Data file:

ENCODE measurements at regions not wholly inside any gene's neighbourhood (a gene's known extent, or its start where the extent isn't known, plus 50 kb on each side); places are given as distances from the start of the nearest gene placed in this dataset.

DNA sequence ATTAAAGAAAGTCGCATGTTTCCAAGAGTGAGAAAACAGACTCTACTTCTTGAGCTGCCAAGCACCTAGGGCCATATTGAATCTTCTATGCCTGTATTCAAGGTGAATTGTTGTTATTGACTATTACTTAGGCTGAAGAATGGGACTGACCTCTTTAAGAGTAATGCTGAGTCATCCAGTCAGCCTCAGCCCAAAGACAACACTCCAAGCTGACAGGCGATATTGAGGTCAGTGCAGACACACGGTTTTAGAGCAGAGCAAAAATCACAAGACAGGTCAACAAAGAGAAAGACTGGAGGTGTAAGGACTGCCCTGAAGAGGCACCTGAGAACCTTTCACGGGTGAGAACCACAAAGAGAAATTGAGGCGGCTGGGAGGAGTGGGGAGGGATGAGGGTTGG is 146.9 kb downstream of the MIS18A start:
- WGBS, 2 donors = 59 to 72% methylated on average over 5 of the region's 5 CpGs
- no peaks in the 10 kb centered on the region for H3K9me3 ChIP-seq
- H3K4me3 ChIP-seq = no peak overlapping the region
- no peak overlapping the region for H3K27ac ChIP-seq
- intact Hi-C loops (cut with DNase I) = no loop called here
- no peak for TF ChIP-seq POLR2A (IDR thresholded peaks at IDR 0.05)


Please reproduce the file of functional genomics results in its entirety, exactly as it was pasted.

ENCODE measurements at regions not wholly inside any gene's neighbourhood (a gene's known extent, or its start where the extent isn't known, plus 50 kb on each side); places are given as distances from the start of the nearest gene placed in this dataset.

DNA sequence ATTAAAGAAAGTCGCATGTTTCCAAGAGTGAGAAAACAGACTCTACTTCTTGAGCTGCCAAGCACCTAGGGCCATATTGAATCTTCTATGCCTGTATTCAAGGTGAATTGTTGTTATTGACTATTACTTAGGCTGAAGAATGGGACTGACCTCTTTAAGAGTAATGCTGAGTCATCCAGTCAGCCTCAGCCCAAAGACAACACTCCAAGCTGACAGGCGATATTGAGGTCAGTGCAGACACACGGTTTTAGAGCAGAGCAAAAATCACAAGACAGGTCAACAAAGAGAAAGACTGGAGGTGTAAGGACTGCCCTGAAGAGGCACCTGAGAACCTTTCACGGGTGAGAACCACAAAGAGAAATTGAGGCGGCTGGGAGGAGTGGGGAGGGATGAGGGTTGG is 146.9 kb downstream of the MIS18A start:
- WGBS, 2 donors = 59 to 72% methylated on average over 5 of the region's 5 CpGs
- no peaks in the 10 kb centered on the region for H3K9me3 ChIP-seq
- H3K4me3 ChIP-seq = no peak overlapping the region
- no peak overlapping the region for H3K27ac ChIP-seq
- intact Hi-C loops (cut with DNase I) = no loop called here
- no peak for TF ChIP-seq POLR2A (IDR thresholded peaks at IDR 0.05)